The Obama administration is redefining the word "enrollee" in a bid to boost the numbers of people it says are signing on to Obamacare.
Insurance companies normally use the word to describe those who have signed up and received a member's card, but the White House is defining those "enrolled" as individuals who "have a plan sitting in their online shopping cart but have not yet paid," The Washington Post reports
Payment for Jan. 1 coverage isn't due until Dec. 15.
Pressed this week for enrollment figures, the administration changed the definition of "enrollee," hoping it could help in the public relations battle.
The change, though, is politically contentious, the Post reported.
"In the data that will be released this week, 'enrollment' will measure people who have filled out an application and selected a qualified health plan in the marketplace," an unidentified administration official said.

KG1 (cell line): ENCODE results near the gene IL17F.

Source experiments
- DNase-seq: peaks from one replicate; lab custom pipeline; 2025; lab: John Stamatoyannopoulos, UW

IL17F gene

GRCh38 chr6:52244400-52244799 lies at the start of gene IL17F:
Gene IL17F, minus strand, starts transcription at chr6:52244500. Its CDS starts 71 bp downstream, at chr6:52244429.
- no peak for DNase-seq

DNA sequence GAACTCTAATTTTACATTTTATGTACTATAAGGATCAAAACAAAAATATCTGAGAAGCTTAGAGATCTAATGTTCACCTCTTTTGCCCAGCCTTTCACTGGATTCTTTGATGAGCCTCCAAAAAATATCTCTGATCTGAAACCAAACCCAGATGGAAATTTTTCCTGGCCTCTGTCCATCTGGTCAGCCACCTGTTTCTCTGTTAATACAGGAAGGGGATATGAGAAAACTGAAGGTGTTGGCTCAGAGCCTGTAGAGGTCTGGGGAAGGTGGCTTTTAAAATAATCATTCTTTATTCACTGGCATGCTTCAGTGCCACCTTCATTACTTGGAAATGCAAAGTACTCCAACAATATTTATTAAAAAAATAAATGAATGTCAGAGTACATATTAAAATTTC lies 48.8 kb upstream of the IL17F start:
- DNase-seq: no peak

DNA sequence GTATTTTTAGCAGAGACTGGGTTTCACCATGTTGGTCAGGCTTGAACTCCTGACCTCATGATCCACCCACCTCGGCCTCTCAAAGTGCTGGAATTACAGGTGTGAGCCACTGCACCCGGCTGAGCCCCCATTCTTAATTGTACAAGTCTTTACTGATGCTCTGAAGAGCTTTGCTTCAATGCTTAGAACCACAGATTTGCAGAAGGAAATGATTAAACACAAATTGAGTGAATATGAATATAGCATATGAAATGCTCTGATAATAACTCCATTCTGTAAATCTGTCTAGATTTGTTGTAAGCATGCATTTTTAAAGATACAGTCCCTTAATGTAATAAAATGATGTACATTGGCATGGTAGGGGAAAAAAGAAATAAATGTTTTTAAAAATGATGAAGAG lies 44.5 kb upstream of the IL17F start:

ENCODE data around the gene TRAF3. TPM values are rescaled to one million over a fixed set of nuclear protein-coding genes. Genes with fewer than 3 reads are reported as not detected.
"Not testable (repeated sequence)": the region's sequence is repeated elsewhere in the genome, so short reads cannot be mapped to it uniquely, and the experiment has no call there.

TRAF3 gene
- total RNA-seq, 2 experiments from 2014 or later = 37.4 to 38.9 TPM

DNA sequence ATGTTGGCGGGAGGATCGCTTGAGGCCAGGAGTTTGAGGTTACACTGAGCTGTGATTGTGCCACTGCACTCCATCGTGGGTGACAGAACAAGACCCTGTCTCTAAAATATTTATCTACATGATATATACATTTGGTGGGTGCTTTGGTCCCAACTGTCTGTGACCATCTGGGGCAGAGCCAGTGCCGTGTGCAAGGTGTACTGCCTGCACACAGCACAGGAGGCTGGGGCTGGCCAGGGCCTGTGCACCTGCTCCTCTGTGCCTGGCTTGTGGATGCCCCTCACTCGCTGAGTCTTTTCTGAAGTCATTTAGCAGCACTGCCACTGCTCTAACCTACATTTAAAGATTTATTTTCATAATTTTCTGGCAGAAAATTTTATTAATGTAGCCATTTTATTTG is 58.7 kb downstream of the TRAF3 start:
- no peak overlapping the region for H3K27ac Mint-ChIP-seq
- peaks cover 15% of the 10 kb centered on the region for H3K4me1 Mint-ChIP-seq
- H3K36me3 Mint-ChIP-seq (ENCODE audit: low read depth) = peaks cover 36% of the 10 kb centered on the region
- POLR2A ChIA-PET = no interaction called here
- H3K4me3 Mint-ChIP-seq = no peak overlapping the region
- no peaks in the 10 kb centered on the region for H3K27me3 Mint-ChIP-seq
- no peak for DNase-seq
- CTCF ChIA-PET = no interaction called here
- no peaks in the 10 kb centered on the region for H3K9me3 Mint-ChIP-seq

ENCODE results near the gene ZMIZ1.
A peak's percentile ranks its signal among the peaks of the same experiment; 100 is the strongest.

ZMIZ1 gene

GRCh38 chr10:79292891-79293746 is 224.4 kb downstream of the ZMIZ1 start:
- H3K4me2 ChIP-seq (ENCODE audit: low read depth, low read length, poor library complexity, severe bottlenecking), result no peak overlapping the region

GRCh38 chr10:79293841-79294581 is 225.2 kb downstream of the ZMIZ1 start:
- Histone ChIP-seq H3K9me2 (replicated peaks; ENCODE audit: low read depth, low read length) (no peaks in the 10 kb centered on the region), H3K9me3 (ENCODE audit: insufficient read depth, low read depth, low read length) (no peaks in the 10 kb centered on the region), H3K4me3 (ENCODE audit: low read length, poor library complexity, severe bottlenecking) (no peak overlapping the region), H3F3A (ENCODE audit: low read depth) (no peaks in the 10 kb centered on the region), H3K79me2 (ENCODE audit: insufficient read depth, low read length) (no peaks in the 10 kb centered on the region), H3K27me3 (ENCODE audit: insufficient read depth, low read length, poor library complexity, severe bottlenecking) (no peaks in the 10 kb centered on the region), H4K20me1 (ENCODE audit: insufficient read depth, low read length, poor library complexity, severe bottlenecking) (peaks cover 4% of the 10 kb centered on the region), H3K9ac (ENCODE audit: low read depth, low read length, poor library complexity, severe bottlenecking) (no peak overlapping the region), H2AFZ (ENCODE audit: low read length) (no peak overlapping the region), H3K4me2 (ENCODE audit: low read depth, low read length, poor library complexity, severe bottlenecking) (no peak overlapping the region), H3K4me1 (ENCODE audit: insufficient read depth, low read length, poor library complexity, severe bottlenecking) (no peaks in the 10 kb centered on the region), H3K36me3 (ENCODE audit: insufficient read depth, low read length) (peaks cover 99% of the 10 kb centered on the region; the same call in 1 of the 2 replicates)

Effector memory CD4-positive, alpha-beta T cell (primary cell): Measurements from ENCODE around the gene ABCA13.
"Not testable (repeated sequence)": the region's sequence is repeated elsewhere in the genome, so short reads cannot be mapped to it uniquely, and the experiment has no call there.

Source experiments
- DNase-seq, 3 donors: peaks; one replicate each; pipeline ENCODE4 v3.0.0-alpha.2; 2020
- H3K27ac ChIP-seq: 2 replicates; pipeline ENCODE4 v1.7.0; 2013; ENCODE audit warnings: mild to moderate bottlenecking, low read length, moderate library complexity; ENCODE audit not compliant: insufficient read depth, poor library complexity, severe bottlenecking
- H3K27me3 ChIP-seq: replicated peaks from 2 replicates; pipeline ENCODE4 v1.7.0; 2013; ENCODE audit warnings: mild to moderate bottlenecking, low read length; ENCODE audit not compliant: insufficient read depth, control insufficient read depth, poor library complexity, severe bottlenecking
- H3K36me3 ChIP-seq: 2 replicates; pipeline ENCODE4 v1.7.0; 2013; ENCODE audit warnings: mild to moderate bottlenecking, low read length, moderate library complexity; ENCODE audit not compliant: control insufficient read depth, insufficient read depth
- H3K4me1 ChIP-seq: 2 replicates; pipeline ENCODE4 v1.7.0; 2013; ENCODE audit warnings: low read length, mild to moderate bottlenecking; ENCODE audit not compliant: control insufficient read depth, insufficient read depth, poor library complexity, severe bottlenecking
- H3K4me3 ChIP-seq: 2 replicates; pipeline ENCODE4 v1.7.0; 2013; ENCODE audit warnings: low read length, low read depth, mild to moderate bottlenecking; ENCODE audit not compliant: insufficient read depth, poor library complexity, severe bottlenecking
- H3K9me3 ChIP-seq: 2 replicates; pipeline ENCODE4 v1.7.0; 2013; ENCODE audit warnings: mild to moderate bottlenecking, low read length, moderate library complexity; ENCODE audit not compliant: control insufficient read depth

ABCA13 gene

Different definitions lead to different enrollment estimates. In the District of Columbia, for instance, health-insurance plans reported that five people had signed up for a plan in the first month. The city's exchange put the number at 321, saying that 164 of these had requested a payment invoice, while the other applications were in their shopping carts, according to the Post.
Meanwhile, The Wall Street Journal reported
on Monday that about 50,000 individuals — a fraction of the administration's 500,000 target — had enrolled in private health plans through the HealthCare.gov site running in 36 states.
States operating their own exchanges enrolled an additional 49,000, but not all states had released figures, Politico reported,
citing Avalere Healthcare, a consulting company.
The HealthCare.gov site needs to be properly functioning by Nov. 30 to give Americans waiting to enroll by the Dec. 15 deadline sufficient time to sign up for Jan. 1 coverage, The Hill reported.
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